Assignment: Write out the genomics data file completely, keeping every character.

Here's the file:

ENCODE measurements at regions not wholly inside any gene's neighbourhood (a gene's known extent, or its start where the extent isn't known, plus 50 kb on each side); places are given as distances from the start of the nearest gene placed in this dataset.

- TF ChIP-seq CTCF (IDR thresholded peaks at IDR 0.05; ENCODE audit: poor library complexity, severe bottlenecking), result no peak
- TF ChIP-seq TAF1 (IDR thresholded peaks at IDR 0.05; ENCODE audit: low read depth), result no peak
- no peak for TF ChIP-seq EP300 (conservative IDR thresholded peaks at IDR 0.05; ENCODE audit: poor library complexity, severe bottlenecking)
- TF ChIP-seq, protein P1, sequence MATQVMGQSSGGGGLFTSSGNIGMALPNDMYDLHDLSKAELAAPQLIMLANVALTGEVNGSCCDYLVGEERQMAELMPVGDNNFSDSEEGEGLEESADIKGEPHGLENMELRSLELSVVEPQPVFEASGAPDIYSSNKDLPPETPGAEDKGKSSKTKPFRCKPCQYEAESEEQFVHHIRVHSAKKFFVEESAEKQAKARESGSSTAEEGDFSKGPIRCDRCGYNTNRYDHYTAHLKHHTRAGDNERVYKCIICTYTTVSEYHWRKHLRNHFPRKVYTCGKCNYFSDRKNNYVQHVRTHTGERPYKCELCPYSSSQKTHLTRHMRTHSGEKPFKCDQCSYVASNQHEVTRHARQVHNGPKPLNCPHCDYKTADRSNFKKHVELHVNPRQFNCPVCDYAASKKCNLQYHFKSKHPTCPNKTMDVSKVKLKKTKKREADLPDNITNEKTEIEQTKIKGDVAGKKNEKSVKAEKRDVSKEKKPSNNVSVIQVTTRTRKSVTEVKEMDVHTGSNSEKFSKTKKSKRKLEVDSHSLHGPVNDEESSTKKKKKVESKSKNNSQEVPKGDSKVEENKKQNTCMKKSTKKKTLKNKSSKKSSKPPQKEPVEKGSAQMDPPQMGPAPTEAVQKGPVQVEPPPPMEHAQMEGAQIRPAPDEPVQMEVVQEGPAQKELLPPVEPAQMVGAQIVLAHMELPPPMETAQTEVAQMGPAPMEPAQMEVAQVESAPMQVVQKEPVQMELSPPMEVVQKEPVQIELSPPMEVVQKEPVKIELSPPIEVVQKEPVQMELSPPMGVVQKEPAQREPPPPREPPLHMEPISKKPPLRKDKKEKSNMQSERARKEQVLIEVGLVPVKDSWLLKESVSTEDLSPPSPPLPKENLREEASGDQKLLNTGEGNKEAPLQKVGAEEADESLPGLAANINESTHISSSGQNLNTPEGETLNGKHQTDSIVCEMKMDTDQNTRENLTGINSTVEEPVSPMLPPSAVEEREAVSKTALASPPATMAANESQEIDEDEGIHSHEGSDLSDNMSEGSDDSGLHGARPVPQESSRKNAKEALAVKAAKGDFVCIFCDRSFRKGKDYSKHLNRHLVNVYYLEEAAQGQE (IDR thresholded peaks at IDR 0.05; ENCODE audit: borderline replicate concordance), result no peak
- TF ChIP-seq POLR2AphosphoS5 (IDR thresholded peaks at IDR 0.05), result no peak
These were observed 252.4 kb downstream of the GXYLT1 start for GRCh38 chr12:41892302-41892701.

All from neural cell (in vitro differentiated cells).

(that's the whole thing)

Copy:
ENCODE measurements at regions not wholly inside any gene's neighbourhood (a gene's known extent, or its start where the extent isn't known, plus 50 kb on each side); places are given as distances from the start of the nearest gene placed in this dataset.

- TF ChIP-seq CTCF (IDR thresholded peaks at IDR 0.05; ENCODE audit: poor library complexity, severe bottlenecking), result no peak
- TF ChIP-seq TAF1 (IDR thresholded peaks at IDR 0.05; ENCODE audit: low read depth), result no peak
- no peak for TF ChIP-seq EP300 (conservative IDR thresholded peaks at IDR 0.05; ENCODE audit: poor library complexity, severe bottlenecking)
- TF ChIP-seq, protein P1, sequence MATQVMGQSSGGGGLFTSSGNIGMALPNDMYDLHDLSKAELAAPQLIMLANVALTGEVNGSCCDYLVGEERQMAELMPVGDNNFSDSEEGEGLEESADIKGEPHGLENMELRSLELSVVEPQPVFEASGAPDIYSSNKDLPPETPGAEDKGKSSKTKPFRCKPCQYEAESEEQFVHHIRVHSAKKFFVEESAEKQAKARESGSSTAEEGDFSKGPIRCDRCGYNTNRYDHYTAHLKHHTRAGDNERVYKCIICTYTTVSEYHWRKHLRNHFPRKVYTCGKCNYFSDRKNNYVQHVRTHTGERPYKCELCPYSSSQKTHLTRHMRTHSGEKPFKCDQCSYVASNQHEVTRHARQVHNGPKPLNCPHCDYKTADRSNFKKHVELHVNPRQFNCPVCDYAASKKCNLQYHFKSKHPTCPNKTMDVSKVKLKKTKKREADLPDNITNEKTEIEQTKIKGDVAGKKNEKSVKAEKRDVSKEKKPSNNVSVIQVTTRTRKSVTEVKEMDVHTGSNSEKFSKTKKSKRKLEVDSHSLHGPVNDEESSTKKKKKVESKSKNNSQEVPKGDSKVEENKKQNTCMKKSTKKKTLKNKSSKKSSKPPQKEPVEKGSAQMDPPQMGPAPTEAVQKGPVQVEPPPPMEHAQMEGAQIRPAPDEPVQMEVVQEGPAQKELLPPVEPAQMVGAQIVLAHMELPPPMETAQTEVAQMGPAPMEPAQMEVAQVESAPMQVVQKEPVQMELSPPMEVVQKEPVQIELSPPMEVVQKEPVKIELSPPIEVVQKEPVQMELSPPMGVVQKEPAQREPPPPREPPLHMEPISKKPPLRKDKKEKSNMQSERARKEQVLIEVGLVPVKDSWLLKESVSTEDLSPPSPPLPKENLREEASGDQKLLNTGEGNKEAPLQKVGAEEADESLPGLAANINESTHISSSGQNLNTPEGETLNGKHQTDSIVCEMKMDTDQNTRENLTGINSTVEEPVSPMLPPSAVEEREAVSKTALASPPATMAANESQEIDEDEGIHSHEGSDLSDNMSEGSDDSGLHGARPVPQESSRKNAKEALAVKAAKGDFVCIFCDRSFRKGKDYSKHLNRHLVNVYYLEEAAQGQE (IDR thresholded peaks at IDR 0.05; ENCODE audit: borderline replicate concordance), result no peak
- TF ChIP-seq POLR2AphosphoS5 (IDR thresholded peaks at IDR 0.05), result no peak
These were observed 252.4 kb downstream of the GXYLT1 start for GRCh38 chr12:41892302-41892701.

All from neural cell (in vitro differentiated cells).